After you have identified a few faculty members whose research looks interesting to you from reading a description of their research interests, it is time to contact them directly for more information. When you call (call your favorite first), tell them that you are an undergraduate major in chemistry interested in pursuing undergraduate research with a faculty member in the Department of Chemistry and Physics. If you contact the faculty member by email, you can tell them in the first message a little about yourself: 1) your year in the program, (sophomore, junior, etc.); 2) what classes you have taken relevant to the research position (e.g. if you are interested in research in analytical chemistry, tell them how you did in analytical chemistry; 3) what your plans are in terms of a higher degree (“I hope to go to graduate school in chemistry” or “I am planning to be a medical doctor”); 4) if applicable, a sentence describing prior research you have done.
If you contact the faculty member by telephone first, ask them if they have a couple minutes now or if you should call back later (ask them what time is good), before you launch into a description of yourself. In addition to the information above, they might be interested in knowing if one of the other faculty in the department know you well enough to vouch for you. The goal of a short email message or telephone call to faculty members is to set up an appointment to talk with the faculty member in person about research opportunities in their group. Telling them a bit about yourself during this call is up to you, but sometimes it helps a faculty member who is already over committed to research associates know if they should still meet with you.
When you go to the appointment to meet with the faculty member, they may ask you about yourself, your class work, and your interests, and they should tell you about what research opportunities there are in the current year or coming year in their group. In many groups you learn the most day to day from the undergraduate students in the group, so you may want to ask whether you will collaborate with an undergraduate student or work alone. If at the end of the conversation you are still enthusiastic and comfortable, ask the faculty member if they can take you on and how you should proceed (settle on what afternoons or evenings they can expect you to be in laboratory, when group meetings are, etc.). If you want to learn about opportunities in a couple more groups before actually asking a faculty member if you can work with them, let the faculty member know when you plan to contact them again and thank them for taking the time to let you know about possible research opportunities (do not take more than a week or two to look around once you have had serious conversations with one faculty member). It is most usual to approach your favorite person first so that if they spend a half hour telling you about their research and then tell you they have a spot available for you, you can tell them you are delighted to accept. Do not get discouraged if your favorite group is already over committed so cannot offer you a position; this is often a first come-first serve situation so just ask their advice on what other research groups in the department they would recommend and go on to contact the other research groups that interest you).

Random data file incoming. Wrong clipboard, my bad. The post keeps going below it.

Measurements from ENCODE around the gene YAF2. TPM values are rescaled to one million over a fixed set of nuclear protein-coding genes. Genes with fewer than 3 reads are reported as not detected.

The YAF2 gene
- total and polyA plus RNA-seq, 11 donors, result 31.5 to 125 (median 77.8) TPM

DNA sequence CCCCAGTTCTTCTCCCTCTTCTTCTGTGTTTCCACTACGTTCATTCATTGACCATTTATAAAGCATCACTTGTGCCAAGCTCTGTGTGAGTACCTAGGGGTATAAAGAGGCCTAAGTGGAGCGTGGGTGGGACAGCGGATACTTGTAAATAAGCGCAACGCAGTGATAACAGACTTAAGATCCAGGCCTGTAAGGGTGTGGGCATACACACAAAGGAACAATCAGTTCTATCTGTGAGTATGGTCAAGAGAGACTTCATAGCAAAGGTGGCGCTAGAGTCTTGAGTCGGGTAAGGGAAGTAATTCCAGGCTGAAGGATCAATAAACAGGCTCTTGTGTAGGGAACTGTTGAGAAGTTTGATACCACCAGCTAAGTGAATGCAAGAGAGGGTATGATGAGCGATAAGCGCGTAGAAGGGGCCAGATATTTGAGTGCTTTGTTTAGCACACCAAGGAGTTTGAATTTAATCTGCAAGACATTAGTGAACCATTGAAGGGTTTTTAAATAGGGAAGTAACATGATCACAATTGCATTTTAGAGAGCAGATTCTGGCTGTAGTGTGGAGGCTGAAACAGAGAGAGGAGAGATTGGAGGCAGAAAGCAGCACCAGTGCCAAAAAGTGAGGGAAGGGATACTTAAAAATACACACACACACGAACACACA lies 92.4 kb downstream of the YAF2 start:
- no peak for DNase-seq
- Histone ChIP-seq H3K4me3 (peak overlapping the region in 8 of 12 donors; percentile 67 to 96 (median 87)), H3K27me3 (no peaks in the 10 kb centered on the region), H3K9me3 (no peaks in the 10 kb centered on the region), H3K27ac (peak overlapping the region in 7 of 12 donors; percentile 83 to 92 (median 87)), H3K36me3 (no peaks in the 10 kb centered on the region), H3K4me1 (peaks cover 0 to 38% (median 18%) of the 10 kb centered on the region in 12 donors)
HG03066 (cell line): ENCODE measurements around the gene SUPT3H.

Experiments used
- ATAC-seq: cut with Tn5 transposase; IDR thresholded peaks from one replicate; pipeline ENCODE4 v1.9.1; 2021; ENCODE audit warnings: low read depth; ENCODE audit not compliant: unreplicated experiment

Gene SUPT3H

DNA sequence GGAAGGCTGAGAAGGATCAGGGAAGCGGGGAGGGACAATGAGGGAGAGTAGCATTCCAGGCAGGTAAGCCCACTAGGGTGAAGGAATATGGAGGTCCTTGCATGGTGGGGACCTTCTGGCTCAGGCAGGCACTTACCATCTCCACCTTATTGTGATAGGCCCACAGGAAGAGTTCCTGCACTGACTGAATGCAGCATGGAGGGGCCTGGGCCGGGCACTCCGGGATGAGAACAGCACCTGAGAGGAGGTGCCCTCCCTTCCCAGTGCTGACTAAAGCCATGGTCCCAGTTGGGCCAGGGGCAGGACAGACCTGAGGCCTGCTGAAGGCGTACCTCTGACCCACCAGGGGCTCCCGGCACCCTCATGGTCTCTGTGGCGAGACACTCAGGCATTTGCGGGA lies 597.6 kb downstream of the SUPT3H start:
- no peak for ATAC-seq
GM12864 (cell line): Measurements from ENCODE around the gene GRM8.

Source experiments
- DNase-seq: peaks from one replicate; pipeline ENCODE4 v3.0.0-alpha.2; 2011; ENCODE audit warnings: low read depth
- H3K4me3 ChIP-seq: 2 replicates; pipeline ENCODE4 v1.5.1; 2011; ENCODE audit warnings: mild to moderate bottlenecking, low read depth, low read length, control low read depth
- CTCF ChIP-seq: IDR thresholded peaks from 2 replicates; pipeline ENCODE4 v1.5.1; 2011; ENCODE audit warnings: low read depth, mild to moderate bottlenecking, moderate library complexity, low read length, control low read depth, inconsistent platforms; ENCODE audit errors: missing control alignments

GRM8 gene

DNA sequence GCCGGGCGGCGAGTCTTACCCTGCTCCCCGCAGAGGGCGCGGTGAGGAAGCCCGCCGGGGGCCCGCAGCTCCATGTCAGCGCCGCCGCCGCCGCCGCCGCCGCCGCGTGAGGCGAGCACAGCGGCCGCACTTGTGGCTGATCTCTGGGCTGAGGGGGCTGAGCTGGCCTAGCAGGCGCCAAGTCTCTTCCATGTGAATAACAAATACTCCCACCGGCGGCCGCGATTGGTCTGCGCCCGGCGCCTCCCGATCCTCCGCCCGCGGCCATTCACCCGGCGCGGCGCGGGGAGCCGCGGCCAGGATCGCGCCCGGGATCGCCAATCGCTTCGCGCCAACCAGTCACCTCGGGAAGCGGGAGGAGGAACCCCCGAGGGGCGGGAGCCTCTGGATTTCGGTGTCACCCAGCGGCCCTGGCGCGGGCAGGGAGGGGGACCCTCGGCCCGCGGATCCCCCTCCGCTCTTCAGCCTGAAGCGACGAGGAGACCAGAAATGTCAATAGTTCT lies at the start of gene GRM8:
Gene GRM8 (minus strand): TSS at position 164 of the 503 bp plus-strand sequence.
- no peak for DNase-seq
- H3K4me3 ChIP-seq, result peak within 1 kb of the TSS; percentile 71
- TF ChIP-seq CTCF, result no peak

Keep in mind that when you first work with a group it is a time to learn to be productive. If it is a good research project, it will take time to learn how to make a contribution. You should not expect to be paid a salary during the academic year (although some faculty may do), but your work with the group during the academic year is very valuable in preparing you for a paid summer internship (many faculty offer summer jobs first to students who have been working with them during the academic year, if things have gone well).
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